Henry Ireton, Cromwell’s Son-in-Law
Howard Shaw introduces Henry Ireton, Cromwell's son-in-law, a regicide, and a man with principles and temper of a Cassius, who “stuck at nothing.”
On Saturday, January 30th, 1661, the twelfth anniversary of the execution of Charles I, the disinterred bodies of Oliver Cromwell, Henry Ireton, and John Bradshaw were drawn on hurdles from Holborn to Tyburn and there hanged on the common gallows. Of the victims of this squalid act of royalist revenge, Oliver Cromwell is the one who is remembered, while the others lie in the shadows of history.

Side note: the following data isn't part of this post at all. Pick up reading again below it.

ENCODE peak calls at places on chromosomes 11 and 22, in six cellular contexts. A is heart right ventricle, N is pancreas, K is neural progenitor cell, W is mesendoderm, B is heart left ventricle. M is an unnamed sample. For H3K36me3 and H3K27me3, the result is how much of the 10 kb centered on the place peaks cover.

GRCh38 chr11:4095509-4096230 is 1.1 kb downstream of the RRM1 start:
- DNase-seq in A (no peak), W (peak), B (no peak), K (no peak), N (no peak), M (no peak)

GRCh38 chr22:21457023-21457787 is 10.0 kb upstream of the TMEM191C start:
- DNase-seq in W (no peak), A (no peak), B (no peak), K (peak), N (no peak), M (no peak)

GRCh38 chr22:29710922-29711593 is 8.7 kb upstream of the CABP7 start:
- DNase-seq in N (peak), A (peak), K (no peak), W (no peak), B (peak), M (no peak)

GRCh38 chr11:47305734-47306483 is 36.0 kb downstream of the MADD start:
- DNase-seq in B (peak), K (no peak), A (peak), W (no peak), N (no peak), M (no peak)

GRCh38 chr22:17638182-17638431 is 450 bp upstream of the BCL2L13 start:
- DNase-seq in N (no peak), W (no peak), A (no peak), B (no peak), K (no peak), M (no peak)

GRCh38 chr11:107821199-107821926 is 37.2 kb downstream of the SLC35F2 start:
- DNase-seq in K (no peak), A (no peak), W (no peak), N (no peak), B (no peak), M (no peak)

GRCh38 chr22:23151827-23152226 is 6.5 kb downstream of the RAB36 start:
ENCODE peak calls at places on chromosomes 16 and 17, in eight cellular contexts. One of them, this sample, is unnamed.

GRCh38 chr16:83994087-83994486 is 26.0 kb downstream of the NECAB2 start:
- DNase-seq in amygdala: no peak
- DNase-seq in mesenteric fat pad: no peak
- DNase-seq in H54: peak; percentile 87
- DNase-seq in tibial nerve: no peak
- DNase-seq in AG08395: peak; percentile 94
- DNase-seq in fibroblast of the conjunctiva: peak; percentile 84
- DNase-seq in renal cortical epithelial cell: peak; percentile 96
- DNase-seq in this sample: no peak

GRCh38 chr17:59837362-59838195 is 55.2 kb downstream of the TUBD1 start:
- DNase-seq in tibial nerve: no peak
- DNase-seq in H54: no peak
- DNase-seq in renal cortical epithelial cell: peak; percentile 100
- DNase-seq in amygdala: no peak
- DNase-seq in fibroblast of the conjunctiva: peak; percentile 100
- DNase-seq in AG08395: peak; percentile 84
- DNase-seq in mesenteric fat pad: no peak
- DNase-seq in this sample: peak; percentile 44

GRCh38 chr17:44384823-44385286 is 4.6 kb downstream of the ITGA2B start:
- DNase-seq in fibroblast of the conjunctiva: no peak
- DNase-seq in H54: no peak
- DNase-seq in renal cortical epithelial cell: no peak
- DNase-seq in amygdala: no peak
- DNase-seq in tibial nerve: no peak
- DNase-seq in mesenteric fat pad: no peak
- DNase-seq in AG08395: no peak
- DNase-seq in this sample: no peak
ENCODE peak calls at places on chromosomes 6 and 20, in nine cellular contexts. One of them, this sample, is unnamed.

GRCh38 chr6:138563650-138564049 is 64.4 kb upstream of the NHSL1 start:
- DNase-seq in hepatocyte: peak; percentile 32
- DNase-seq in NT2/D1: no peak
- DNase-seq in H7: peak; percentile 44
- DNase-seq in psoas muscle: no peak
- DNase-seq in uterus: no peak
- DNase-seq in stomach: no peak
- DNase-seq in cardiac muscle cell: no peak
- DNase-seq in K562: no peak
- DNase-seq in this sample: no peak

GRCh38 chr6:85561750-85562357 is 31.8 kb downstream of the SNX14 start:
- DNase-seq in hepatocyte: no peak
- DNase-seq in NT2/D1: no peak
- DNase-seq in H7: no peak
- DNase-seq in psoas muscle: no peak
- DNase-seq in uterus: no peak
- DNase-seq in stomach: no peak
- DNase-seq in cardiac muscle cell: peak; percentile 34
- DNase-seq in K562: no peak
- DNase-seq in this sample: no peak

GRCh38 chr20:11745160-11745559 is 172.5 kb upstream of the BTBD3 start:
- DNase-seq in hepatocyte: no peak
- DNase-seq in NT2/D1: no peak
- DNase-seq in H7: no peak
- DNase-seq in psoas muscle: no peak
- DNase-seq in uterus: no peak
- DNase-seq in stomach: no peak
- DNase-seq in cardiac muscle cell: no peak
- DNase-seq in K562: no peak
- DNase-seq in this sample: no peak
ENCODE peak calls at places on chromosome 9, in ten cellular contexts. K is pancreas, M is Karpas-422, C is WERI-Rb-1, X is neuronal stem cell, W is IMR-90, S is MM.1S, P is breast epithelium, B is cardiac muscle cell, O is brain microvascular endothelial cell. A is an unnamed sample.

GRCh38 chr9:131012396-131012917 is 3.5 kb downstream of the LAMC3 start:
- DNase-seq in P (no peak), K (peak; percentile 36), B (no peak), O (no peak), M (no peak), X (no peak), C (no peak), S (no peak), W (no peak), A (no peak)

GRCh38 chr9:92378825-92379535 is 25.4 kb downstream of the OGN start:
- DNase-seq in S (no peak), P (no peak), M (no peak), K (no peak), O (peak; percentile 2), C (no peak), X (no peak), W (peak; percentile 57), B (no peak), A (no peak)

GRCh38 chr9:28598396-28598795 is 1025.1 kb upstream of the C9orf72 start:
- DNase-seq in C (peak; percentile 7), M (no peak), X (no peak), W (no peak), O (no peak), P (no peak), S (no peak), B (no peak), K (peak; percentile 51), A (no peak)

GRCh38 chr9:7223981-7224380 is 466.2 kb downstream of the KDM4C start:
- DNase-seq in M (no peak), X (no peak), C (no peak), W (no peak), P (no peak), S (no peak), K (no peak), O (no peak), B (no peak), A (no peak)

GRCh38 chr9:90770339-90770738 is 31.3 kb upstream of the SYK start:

Yet it is arguable that of the three regicides whose pitiful remains swung at Tyburn, Ireton was the most influential figure in the critical years leading to the overthrow of the monarchy and that he should bear most responsibility for the death of the King. Moreover, it is conceivable that, had Ireton not been carried to a premature death in Ireland by the inhospitable climate of County Clare, the history of the Great Rebellion might have followed a different course.